Oncogenic KRAS, predominately the G12D mutation, is believed to be the driver mutation in 20 â 30% of all human cancers, and scientists and physicians have long deemed this molecule âundruggable.â This has led researchers to target KRASâs downstream effectors, an example of which is the protein, Raf. Stapled peptides that inhibit RAS from activating Raf by blocking Rafâs RAS Binding Domain (RBD) have been created. In vitro assays have revealed FY-A-100-1 to inhibit the binding of Raf to the G12D mutant KRAS by 95%.
- Oncogenic mutations in KRAS lead to it being permanently bound by GTP (as opposed to GDP) rendering KRAS constitutively active. The mutated KRAS oncogene is found in approximately 90% of pancreatic cancers (pancreatic adenocarcinoma), 40% of colorectal cancers, 30% of lung cancers, and generally in about 20 – 30% of all human cancers, with the G12D mutation being the most frequent. These cancers are particularly difficult to treat – with a tendency to poor outcome, due to an association between KRAS mutations and lack of response to EGFR tyrosine kinase inhibitors and chemotherapy.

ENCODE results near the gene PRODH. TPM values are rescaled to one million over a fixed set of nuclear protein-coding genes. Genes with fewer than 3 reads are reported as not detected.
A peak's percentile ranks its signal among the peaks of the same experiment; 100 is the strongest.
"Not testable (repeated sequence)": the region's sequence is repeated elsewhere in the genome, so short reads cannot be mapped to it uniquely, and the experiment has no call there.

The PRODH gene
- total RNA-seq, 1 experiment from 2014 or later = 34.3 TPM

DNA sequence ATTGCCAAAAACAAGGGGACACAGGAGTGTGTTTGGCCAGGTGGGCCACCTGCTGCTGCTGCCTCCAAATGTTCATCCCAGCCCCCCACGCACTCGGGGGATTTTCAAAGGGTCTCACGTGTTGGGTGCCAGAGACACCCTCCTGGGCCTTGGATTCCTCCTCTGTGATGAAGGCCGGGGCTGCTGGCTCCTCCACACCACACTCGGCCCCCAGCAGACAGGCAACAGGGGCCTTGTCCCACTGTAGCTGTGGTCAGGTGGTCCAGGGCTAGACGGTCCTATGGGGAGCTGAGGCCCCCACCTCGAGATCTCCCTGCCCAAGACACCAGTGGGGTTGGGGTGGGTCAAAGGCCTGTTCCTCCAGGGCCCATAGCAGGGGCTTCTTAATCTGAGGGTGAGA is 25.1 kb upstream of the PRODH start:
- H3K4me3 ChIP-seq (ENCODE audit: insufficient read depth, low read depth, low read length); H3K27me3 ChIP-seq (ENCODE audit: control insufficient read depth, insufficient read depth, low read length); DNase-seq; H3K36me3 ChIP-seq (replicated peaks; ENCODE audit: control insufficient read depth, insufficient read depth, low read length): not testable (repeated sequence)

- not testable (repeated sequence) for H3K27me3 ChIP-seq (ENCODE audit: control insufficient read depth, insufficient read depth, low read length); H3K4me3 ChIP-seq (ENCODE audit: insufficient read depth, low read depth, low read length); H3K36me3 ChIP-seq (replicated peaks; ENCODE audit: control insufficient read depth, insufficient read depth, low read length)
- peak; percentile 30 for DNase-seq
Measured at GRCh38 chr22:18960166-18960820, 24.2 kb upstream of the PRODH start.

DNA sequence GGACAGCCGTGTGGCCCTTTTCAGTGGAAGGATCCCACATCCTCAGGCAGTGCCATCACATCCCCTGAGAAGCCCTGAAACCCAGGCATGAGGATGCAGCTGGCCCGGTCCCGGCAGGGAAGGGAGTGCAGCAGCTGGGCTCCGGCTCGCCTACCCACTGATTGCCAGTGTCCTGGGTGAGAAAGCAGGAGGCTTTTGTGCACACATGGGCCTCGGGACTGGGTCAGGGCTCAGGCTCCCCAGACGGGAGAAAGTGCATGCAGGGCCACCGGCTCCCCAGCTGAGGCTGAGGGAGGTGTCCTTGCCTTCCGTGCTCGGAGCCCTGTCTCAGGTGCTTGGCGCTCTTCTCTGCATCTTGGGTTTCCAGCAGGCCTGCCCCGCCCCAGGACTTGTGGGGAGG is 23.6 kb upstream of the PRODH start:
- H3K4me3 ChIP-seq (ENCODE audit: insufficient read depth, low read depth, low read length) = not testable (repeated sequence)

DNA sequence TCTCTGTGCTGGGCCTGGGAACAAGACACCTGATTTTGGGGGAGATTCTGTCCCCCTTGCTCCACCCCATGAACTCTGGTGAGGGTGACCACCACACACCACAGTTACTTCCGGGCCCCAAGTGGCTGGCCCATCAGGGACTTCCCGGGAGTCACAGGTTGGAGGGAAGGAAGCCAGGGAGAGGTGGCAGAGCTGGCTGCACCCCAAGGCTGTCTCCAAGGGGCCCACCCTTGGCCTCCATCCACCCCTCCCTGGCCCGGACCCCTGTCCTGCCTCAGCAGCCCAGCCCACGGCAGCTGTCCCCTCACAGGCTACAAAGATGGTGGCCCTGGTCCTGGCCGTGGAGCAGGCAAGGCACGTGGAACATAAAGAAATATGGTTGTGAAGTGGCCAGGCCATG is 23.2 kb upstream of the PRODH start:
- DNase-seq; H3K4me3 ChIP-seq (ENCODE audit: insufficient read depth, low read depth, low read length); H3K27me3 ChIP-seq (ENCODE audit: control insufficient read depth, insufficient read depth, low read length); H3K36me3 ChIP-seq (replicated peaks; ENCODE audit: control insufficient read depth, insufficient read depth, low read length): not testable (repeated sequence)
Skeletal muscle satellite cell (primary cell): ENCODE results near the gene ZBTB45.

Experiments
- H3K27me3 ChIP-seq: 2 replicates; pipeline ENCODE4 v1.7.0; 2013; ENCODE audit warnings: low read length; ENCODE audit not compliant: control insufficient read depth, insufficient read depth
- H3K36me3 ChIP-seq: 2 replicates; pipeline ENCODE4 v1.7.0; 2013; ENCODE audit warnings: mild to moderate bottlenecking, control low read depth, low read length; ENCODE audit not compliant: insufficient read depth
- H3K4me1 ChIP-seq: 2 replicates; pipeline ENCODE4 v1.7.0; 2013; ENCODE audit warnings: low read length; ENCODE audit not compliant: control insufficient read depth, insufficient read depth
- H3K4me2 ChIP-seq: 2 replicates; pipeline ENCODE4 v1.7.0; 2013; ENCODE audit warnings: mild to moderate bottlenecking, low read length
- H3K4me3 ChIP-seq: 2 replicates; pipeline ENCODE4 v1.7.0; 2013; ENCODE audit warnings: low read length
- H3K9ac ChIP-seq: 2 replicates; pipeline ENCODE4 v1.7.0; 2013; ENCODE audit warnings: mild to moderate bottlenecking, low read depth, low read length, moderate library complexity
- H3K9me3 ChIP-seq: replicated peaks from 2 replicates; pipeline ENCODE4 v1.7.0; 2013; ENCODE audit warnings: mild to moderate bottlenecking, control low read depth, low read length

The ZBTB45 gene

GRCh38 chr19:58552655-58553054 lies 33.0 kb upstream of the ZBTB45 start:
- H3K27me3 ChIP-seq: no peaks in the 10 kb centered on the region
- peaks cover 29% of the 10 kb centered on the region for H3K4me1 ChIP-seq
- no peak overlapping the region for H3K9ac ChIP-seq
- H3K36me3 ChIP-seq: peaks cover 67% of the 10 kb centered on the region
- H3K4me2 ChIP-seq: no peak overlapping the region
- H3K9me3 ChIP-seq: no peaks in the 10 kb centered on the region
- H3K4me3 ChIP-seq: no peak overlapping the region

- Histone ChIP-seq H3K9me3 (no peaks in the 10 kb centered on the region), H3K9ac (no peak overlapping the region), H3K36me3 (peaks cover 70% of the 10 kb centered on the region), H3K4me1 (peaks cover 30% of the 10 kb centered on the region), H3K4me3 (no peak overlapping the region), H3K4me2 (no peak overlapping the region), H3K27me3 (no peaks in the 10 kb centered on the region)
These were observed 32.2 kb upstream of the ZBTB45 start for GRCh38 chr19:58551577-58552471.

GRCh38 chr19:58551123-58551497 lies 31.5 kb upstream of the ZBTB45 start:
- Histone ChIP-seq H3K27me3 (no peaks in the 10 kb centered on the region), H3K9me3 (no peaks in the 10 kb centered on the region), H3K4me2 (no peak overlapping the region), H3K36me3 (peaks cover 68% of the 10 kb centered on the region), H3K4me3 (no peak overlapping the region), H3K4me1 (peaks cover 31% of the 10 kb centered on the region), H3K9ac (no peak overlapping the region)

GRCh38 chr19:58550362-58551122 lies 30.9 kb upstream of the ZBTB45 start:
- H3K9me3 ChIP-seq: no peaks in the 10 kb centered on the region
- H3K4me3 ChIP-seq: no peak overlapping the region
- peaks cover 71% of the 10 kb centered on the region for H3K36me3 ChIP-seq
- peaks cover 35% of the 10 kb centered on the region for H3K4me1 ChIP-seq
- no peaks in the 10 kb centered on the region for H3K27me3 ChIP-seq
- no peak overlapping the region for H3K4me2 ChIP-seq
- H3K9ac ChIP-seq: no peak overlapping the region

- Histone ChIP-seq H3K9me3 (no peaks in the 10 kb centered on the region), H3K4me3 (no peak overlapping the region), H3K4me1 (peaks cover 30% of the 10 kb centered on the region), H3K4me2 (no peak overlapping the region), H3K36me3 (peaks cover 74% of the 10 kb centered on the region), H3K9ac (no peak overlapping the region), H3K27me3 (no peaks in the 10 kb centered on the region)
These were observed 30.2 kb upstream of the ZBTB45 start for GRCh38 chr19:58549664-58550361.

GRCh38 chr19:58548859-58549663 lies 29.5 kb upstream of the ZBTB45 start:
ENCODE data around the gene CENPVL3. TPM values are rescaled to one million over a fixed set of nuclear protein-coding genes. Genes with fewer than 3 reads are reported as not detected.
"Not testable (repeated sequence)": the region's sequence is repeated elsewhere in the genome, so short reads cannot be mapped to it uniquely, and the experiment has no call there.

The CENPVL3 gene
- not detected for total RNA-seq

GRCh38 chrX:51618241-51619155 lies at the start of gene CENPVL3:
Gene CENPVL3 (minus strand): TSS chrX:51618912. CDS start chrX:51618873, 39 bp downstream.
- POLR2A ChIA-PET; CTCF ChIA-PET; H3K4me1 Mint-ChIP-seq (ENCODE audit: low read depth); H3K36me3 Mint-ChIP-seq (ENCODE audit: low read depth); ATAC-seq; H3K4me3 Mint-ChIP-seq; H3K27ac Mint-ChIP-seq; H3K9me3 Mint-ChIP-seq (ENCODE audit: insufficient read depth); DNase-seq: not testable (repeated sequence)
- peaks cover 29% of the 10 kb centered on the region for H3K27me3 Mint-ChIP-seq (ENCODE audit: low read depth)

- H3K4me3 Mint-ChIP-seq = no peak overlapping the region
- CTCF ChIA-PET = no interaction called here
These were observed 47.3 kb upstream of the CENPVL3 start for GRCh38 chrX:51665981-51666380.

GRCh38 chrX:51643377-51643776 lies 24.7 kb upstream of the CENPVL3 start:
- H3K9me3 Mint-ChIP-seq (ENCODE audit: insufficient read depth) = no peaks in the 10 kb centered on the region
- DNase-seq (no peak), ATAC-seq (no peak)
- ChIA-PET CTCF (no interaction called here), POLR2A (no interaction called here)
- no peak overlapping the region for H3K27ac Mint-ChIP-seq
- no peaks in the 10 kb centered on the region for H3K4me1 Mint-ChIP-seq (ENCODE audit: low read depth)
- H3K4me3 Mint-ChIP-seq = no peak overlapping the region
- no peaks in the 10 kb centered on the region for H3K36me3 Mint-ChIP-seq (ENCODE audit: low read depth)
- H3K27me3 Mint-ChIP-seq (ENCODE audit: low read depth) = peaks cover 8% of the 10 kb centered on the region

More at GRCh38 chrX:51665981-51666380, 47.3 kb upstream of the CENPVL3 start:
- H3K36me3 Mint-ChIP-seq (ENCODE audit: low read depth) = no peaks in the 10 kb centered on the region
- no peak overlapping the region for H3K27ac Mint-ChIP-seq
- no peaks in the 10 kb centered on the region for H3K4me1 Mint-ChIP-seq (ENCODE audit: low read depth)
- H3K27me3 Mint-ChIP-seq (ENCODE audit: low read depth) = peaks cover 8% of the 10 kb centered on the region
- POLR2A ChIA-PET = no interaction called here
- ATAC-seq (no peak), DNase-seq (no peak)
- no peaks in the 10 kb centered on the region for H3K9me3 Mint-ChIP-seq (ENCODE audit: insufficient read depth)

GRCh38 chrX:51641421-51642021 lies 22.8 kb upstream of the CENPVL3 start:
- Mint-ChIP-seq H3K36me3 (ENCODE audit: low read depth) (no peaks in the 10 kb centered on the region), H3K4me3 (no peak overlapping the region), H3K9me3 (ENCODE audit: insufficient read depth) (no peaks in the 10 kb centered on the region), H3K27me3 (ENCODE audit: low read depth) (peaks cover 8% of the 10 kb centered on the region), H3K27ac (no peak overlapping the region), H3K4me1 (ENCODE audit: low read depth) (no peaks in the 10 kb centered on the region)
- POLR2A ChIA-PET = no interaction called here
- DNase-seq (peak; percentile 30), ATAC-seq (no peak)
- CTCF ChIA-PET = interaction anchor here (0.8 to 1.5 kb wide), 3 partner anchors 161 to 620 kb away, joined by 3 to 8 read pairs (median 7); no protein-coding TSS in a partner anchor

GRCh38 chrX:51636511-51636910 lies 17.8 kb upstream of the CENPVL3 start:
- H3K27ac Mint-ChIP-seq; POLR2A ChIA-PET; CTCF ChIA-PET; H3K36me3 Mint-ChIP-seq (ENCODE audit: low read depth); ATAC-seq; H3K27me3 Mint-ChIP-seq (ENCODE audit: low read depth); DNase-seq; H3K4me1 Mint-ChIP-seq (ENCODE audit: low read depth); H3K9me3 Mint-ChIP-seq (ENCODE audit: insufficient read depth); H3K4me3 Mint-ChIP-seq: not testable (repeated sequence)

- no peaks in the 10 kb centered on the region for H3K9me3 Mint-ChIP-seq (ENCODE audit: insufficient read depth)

- Scientists and physicians have long deemed KRAS “undruggable.” This has created numerous attempts to treat KRAS mutated cancers by administering inhibitors of KRAS’s immediate downstream targets, with drugs such as AstraZeneca’s Selumetinib (a MEK inhibitor), Merck’s MK-2206 (AKT inhibitor) and Bayer’s Sorafenib (a pan-RAF inhibitor). Sorafenib has been particularly effective, and is FDA approved, for the treatment of liver, kidney, and thyroid cancer, and clinical trials look promising in colorectal cancer.
- As Raf has proved a viable target, Dr. Sebti’s work is focused on targeting Raf’s RAS Binding Domain (RBD) with the use of stapled peptides, thus inhibiting KRAS’s ability to bind and activate Raf. FY-A-100-1 has proved to be the most potent at inhibiting this interaction. As shown by in vitro pull down assays, where this compound blocked Raf-KRAS binding by approximately 95%.